Our products work for many people. Happy customers have sent us before & after photos, and glowing testimonials.
But I Can’t Show You Testimonials OR Photos
I’d love to show you the photos delighted customers have sent in – before & after shots galore. And I’d love to quote from the tons of emails very happy customers have sent me over the nearly 10 years I’ve been running this web site.
I used to be able to do that.
Houston, We Have A Problem
But we have a problem.
You see, some of the products we sell are registered under the Therapeutic Goods Administration.
Which means we have to abide by the Therapeutic Goods Advertising Code – which is just fine. We have no problem with that.
Under the Code: “Testimonials must not breach the Code. They must be documented, genuine, not misleading and illustrate typical cases only.”
If you’ve visited this page before, you’ll have seen the numerous before & after photos, and lots of very positive testimonials.
But the TGA reckon our Testimonials are in breach of the Code.What the…?
All of our testimonials are:
- Documented (we have every email for every testimonial we’ve ever received) – and you know I hate fake testimonials ;o)
- 100% genuine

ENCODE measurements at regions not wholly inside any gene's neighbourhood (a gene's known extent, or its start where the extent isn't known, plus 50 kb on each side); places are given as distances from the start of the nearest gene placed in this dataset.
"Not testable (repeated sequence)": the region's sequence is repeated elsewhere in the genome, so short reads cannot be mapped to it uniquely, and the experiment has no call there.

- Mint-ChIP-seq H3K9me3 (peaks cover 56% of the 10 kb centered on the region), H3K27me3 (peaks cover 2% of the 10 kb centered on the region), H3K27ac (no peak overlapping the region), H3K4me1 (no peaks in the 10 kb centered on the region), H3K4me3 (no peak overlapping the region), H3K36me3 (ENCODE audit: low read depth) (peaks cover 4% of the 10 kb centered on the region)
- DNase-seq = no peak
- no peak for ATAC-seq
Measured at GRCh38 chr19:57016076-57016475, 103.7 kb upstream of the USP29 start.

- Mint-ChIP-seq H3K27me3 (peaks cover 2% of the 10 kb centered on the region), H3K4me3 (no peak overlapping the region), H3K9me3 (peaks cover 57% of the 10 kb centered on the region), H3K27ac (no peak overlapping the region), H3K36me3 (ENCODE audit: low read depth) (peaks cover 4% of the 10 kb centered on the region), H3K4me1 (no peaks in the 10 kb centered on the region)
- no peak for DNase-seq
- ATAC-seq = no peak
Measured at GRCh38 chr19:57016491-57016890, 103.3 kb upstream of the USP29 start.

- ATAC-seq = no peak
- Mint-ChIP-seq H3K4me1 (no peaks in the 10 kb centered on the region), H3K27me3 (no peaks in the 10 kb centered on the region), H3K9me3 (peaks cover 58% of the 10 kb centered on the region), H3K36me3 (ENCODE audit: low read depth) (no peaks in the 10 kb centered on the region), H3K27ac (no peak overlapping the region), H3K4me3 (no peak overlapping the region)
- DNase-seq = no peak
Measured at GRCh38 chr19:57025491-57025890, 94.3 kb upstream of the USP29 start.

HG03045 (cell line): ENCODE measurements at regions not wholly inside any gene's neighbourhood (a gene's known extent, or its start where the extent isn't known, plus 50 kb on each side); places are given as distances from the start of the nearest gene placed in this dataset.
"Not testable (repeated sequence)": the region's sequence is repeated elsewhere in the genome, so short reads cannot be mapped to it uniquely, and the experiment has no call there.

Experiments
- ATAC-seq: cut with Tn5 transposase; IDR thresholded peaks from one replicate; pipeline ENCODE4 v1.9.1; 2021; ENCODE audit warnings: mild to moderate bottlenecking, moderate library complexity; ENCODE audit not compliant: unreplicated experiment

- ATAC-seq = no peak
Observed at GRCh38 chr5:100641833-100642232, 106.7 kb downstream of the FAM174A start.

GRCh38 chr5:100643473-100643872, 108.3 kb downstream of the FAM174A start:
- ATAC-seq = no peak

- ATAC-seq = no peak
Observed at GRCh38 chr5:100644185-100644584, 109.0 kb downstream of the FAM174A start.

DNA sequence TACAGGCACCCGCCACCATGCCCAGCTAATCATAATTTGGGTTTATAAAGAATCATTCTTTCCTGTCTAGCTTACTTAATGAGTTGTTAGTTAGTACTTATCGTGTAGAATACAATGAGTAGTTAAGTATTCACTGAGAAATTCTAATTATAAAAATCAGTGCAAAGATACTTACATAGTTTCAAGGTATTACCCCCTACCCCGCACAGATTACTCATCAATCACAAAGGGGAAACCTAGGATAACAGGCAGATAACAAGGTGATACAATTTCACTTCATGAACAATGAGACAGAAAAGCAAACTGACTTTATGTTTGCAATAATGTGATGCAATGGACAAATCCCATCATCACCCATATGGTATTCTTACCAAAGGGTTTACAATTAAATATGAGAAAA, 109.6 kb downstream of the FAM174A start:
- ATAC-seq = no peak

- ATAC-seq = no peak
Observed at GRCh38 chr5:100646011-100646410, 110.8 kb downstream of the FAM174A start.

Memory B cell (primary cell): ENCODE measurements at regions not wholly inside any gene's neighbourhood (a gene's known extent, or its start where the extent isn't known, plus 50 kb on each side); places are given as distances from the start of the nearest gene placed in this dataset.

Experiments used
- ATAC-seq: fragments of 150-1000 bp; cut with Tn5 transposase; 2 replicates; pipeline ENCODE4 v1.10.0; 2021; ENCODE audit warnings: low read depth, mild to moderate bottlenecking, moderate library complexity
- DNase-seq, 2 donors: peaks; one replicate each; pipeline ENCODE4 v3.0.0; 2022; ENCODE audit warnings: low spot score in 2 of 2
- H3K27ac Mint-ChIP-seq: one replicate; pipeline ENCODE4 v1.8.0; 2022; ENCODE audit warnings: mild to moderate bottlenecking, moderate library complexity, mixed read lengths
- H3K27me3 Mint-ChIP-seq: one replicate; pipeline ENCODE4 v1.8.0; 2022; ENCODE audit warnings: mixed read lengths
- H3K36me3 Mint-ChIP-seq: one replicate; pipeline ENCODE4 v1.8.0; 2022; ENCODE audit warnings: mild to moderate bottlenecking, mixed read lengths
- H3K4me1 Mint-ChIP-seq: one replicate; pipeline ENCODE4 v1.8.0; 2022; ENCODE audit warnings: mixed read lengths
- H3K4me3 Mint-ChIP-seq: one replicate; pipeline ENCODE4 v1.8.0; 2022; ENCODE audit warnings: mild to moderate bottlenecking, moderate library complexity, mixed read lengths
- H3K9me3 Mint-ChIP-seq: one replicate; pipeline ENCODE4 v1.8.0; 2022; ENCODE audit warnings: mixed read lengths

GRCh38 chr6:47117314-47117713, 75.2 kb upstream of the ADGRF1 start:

- Not misleading
I think (because they don’t tell you specifically) that the TGA has asked us to remove the testimonials because they see them as not “typical cases” (according to them).
Definition of a Typical Case
What’s the definition of a typical case??
As I take pains to express, eczema treatments vary from person to person, as does the effectiveness of any treatment.
Some people who use the products we sell have great results.
For others, the products simply don’t work.
Not Everyone Has The Same Results
Whilst I’d certainly argue that all of our testimonials and before and after shots are typical cases – not everyone has the exact same results.
Saying that would be stupid. And I know my visitors are anything but stupid when it comes to finding the right sort of treatment for their/their child’s condition.
But surely it’s typical with eczema and psoriasis to have a variety of responses?
Perhaps we need to add in testimonials from customers who didn’t get a great result?
I Don’t Know What To Do
I simply don’t know.
Whilst I figure out what the TGA sees as “typical cases”, we’ll remove our Before and After shots and wonderful testimonials to comply with their request.
I’ve requested further information from them and will keep you posted.
P.S: April 19, 2011:
It’s been almost a year since we’ve had to take our completely true, positive and wonderful testimonials and Before and After photos down. There’s been no change in the position of the issue, although I do notice other firms using testimonials and before and after photos.
It gets more than a little frustrating when competitors steal our Before and After photos, including 1 awful company who, believe it or not, stole one of our Before & After images and had it printed on a huge banner to promote their creams in my local shopping centre!
And nothing happens to them – can you tell I’m a bit grumpy ;o)
My husband tells me I need a holiday. Perhaps he’s right. Should I tell him I have brochures to go to Bhutan?